Asia’s hunger for gold.

Posted | 20/03/2015 / Views | 2555
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This week the ANZ released a report by the name of “East to El Dorado: Asia and the future of gold”.  The report examines the future consequences of Asia’s already established trend towards financial unshackling and wealth generation. It is not hard to see the impact of Asia’s current desire to accumulate wealth in our day to day life and the current discussions relating to foreign property investment in Australia are but one example. 

According to the report, ANZ has projected that the coming one to two decades will see a doubling of gold demand to 5000 tonnes within the ten largest Asian economies.  These estimates accommodate both investor and retail demand and result in an anticipated target price of $US2400 to $US3,230 within that time frame. Improving employment conditions and disposable incomes within the A10 are expected to see consumer behaviour to better approximate that found within traditional developed nations and it follows that an increase in gold jewellery (Asia’s preferred investment form) demand is to be expected.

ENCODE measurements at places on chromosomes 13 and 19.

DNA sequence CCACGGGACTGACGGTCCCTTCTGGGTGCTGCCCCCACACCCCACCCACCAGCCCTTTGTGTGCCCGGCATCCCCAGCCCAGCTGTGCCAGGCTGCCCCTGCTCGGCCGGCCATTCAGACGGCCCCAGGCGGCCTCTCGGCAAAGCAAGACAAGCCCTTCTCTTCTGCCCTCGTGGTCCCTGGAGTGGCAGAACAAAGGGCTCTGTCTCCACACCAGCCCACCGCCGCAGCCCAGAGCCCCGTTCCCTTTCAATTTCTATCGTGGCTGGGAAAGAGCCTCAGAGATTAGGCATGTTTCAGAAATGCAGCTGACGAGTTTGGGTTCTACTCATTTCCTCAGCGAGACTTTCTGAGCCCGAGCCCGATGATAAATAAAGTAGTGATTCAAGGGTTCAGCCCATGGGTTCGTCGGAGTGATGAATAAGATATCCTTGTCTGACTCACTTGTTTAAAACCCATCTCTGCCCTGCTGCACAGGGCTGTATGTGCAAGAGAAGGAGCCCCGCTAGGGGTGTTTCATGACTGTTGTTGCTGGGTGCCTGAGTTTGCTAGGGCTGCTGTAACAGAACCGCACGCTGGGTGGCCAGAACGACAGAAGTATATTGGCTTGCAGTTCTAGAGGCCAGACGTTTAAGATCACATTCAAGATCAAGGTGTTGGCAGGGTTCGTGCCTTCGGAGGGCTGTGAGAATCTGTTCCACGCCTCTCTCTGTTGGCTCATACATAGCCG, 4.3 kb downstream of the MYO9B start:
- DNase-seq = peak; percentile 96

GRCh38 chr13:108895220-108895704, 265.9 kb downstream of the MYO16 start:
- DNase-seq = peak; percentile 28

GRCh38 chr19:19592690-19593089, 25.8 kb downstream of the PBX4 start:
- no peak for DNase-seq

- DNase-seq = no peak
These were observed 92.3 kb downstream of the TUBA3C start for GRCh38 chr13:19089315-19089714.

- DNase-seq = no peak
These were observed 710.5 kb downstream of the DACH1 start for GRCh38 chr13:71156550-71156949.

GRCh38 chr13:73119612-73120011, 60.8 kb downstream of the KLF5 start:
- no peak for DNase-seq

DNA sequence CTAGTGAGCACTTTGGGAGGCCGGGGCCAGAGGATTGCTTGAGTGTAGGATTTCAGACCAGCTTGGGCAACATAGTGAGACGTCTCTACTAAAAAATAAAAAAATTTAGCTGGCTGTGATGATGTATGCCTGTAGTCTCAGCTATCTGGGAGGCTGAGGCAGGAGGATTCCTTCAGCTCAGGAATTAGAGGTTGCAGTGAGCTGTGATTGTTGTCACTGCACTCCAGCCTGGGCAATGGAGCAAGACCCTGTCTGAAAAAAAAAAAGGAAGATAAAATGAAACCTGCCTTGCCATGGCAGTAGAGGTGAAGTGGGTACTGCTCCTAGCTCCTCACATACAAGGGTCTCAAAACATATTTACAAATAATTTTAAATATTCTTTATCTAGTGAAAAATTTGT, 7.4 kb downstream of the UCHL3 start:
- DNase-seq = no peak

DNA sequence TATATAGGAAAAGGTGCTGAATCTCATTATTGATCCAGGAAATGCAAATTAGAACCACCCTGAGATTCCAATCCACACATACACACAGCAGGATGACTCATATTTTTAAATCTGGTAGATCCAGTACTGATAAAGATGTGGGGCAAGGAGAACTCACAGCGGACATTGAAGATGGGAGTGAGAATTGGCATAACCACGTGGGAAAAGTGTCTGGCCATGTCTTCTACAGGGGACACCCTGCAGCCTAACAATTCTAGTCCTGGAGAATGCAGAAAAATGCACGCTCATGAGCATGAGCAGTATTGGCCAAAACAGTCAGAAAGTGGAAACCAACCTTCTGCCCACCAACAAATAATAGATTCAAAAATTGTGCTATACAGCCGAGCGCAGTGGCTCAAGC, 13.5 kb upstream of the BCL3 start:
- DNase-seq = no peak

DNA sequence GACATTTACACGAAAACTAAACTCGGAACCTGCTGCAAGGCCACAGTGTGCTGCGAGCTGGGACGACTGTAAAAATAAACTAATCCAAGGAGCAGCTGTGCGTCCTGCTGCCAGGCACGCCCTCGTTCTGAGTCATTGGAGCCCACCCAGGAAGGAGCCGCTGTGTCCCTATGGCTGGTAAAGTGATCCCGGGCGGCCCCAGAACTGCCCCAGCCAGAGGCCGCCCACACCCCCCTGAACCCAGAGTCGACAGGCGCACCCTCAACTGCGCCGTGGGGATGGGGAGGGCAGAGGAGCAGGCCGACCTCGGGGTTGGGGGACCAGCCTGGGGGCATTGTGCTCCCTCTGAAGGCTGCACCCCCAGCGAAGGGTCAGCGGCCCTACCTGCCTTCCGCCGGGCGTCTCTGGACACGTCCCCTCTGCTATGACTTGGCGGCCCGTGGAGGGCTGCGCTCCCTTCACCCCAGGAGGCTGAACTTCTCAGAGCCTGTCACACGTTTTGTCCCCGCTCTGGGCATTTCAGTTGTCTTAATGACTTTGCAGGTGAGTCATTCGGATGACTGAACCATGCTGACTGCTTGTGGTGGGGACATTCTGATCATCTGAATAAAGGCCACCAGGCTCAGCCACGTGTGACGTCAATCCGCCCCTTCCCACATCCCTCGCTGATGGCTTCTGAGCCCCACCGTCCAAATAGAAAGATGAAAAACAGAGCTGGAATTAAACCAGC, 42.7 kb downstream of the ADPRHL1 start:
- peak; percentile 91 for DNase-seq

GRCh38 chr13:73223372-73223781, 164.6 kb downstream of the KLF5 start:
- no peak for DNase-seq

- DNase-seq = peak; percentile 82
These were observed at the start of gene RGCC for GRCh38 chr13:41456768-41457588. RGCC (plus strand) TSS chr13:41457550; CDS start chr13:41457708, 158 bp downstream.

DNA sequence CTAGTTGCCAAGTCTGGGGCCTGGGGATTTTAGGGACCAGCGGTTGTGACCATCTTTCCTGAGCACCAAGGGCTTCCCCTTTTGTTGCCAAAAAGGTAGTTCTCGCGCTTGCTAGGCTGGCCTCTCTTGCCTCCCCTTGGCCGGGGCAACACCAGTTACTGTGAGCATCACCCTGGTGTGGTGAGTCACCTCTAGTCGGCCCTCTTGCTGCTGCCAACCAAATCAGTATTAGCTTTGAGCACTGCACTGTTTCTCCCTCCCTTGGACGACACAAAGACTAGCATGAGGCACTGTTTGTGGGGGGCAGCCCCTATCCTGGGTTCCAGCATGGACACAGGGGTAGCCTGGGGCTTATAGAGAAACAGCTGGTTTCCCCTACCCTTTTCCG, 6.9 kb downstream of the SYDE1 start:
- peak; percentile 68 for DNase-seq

Listeners to today’s weekly wrap will learn of the extent of China’s demand alone.

For the investor, this suggests that gold will have a broader appeal in the future by becoming more available to those Asian cultures that tend to align themselves with precious metals as a store of wealth and protection.

It is important to keep in mind the real impacts of supply and demand when evaluating projections for various asset classes. Where traditional financial instruments can be easily created or diluted, physical assets (especially those subjected to global demand) such as precious metals are finite in quantity. Consequently, higher demand encourages augmentation of existing mine infrastructure and recycling efforts. Such activities are seldom achieved without higher prices.